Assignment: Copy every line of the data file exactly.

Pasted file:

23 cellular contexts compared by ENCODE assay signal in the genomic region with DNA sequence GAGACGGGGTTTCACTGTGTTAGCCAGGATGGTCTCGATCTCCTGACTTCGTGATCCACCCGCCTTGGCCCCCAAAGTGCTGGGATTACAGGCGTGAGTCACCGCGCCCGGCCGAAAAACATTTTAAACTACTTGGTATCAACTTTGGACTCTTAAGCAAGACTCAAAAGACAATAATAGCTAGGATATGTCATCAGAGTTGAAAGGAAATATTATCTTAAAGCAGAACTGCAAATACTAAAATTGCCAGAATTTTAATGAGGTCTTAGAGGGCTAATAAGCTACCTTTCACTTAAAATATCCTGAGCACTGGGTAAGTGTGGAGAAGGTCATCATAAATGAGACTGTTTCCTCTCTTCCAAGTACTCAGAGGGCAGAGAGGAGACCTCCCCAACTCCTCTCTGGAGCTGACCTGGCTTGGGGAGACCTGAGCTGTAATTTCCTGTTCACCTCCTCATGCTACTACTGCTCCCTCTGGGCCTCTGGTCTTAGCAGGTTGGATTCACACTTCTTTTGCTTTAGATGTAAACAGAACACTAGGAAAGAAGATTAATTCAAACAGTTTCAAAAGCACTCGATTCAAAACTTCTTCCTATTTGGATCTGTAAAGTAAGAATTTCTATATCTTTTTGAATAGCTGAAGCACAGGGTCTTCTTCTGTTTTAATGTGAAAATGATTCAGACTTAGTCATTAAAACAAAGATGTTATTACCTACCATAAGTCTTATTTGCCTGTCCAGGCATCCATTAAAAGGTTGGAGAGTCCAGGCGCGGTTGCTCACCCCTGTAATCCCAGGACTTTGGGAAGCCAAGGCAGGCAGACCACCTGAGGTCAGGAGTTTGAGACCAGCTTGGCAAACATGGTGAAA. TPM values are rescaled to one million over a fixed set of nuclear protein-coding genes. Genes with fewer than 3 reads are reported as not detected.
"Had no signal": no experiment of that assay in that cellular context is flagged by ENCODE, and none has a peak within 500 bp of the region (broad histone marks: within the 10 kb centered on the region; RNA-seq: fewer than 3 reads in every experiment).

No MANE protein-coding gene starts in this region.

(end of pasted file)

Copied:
23 cellular contexts compared by ENCODE assay signal in the genomic region with DNA sequence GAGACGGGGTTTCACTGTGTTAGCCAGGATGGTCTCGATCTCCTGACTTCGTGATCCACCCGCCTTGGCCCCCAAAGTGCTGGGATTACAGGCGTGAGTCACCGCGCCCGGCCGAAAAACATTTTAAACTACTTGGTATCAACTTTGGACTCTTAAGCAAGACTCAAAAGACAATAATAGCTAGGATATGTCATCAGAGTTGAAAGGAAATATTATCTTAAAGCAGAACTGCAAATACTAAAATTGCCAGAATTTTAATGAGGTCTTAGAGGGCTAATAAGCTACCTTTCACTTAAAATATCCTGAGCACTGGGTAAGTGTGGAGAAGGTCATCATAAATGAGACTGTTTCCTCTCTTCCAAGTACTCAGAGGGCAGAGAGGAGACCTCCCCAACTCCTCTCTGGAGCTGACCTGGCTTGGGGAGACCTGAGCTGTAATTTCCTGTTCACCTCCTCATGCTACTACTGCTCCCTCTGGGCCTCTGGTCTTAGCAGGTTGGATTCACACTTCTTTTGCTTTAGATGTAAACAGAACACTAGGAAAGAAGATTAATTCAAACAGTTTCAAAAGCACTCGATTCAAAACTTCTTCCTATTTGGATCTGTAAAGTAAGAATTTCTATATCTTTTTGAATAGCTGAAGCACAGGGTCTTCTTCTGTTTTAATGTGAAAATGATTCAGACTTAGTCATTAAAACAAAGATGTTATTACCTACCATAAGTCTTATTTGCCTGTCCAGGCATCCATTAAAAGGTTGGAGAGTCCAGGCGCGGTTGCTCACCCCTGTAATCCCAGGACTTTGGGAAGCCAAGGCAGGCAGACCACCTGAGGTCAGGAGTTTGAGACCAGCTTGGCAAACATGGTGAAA. TPM values are rescaled to one million over a fixed set of nuclear protein-coding genes. Genes with fewer than 3 reads are reported as not detected.
"Had no signal": no experiment of that assay in that cellular context is flagged by ENCODE, and none has a peak within 500 bp of the region (broad histone marks: within the 10 kb centered on the region; RNA-seq: fewer than 3 reads in every experiment).

No MANE protein-coding gene starts in this region.